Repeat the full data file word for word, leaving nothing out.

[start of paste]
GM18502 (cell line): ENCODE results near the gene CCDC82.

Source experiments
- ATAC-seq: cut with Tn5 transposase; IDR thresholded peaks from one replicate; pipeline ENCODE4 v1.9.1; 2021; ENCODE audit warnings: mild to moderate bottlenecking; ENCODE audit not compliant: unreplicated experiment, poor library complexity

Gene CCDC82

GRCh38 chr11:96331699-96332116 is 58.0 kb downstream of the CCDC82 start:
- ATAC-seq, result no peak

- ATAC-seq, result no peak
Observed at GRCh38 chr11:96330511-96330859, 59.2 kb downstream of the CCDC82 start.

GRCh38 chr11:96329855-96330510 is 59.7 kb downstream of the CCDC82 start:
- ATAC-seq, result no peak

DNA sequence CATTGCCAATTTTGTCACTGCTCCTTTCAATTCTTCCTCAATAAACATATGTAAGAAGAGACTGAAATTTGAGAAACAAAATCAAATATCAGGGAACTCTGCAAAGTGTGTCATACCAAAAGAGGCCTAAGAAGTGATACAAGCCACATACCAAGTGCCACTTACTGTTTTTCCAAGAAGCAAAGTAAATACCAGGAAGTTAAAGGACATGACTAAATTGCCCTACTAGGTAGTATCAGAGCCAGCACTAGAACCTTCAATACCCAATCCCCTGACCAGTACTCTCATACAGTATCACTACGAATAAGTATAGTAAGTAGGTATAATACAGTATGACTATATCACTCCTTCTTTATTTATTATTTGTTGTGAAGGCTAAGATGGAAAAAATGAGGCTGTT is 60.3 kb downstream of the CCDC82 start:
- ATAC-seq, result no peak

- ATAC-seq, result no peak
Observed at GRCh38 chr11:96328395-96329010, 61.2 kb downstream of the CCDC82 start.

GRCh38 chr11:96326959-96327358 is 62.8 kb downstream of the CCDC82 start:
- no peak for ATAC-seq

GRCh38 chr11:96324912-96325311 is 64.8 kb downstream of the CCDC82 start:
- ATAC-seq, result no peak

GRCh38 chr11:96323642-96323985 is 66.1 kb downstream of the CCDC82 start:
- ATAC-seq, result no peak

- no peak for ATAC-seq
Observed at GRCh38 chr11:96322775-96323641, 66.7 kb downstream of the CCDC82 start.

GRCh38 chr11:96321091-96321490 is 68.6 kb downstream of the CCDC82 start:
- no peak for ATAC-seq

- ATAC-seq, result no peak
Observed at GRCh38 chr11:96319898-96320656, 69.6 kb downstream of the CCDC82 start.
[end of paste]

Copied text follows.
GM18502 (cell line): ENCODE results near the gene CCDC82.

Source experiments
- ATAC-seq: cut with Tn5 transposase; IDR thresholded peaks from one replicate; pipeline ENCODE4 v1.9.1; 2021; ENCODE audit warnings: mild to moderate bottlenecking; ENCODE audit not compliant: unreplicated experiment, poor library complexity

Gene CCDC82

GRCh38 chr11:96331699-96332116 is 58.0 kb downstream of the CCDC82 start:
- ATAC-seq, result no peak

- ATAC-seq, result no peak
Observed at GRCh38 chr11:96330511-96330859, 59.2 kb downstream of the CCDC82 start.

GRCh38 chr11:96329855-96330510 is 59.7 kb downstream of the CCDC82 start:
- ATAC-seq, result no peak

DNA sequence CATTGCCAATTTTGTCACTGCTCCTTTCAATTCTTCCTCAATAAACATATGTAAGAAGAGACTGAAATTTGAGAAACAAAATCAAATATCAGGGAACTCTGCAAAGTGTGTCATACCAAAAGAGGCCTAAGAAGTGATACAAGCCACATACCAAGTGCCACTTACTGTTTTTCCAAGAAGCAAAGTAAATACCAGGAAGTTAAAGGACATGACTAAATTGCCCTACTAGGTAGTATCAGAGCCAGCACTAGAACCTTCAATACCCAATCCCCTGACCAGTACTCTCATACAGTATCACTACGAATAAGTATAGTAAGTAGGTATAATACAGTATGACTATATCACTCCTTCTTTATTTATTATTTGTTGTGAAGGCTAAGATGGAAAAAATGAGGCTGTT is 60.3 kb downstream of the CCDC82 start:
- ATAC-seq, result no peak

- ATAC-seq, result no peak
Observed at GRCh38 chr11:96328395-96329010, 61.2 kb downstream of the CCDC82 start.

GRCh38 chr11:96326959-96327358 is 62.8 kb downstream of the CCDC82 start:
- no peak for ATAC-seq

GRCh38 chr11:96324912-96325311 is 64.8 kb downstream of the CCDC82 start:
- ATAC-seq, result no peak

GRCh38 chr11:96323642-96323985 is 66.1 kb downstream of the CCDC82 start:
- ATAC-seq, result no peak

- no peak for ATAC-seq
Observed at GRCh38 chr11:96322775-96323641, 66.7 kb downstream of the CCDC82 start.

GRCh38 chr11:96321091-96321490 is 68.6 kb downstream of the CCDC82 start:
- no peak for ATAC-seq

- ATAC-seq, result no peak
Observed at GRCh38 chr11:96319898-96320656, 69.6 kb downstream of the CCDC82 start.